According to Wintle, it was during the Renaissance (fifteenth through seventeenth centuries) that under pressure from an emerging sense of European superiority the most common medieval T-O map gave way to a reordering of the world map, in which Europe started to occupy the central position. In this period, maps of the whole continent appeared more frequently, and the most characteristic technique to enhance and promote the status of Europe used by Renaissance geographers was personification. Europe and other continents were portrayed as persons, usually as women, and the visual strategies used to depict Europe were meant to indicate the superiority of the continent (236). By the end of the sixteenth century the image of the “Queen Europe” also entered the books of icons intended for the use of artists and craftsmen. As a result of these developments, by the mid-seventeenth century, Europe was firmly established in the popular imagination of an average European as superior to other continents (i.e., as in Cesare Ripa’s famous Iconology, 1593). Then, during the Enlightenment, the concepts of “civilization” and “Europe” were linked for the first time by French philosophers, who at the same time associated innocence and primitivism with “the Other” (non-Europeans). In the geographical imagery of the period, Europe was defined largely on the basis of the difference between itself and other continents, and particularly against its colonies in terms of race, religion, and gender, which brought the Eurocentrism of the Renaissance to its culmination around 1800.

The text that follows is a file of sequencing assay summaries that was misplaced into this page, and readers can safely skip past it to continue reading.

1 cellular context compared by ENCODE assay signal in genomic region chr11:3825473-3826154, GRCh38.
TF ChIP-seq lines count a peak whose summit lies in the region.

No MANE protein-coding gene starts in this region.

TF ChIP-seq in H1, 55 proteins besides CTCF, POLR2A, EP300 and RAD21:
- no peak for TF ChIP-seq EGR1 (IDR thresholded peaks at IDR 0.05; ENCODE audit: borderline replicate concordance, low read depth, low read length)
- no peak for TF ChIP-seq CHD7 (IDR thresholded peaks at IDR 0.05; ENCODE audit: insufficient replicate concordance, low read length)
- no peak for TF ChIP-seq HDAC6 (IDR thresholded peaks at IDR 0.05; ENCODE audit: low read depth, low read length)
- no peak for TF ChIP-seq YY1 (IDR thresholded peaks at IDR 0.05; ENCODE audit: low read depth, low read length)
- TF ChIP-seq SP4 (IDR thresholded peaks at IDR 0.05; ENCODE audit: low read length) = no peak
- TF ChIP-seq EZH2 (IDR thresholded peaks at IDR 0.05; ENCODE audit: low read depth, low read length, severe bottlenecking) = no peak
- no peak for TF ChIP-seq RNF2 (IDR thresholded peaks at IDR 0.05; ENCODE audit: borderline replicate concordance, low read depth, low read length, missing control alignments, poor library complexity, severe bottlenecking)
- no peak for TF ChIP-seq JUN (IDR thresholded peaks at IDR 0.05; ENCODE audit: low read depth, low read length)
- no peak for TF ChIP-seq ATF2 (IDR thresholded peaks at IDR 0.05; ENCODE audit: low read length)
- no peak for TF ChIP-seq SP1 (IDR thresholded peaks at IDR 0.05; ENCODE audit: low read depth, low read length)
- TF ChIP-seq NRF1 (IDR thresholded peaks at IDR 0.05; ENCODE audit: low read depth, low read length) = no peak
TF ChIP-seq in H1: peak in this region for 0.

The long nineteenth century and especially the years leading up to the First World War were the zenith of “Eurocentric arrogance and imperialism in the geographical imagery of European visual arts, especially in the portrayal of the continents” (349). Wintle claims that it happened exactly in this period that modern Eurocentrism, built on notions of European superiority, was comprehensively established. In this period also a new tendency appeared when the promotion of a nation-state (by the images of Marianna, Britannia, Germania, or Mother Denmark) coexisted with the assertion of European superiority, where nations “used” Europe in attempt to “harness its force to establish their own pedigree and legitimacy” (381). The increasing power of militant nationalism meant that images of Europe increasingly were “usurped” by nationalist personifications. In this way, the personification of individual European nations/states began to prevail over traditional European imagery. However, the overriding feature of both national and continental imagery was European superiority, even when it was flown under a nationalist flag. Therefore Wintle states that the two levels of representation—national and European—were not incompatible, but were more like “two sides of the same coin, just as was the case with nationalism and imperialism” and only the disasters of the twentieth century finally introduced “a measure of restraint into Europe’s narration of self-image” (405). He continues this idea in the final chapter, and looks more closely at the EU’s (and preceding organizations) use of such visual signifiers, such as the EU flag and EU architecture, in its campaigns for wider support.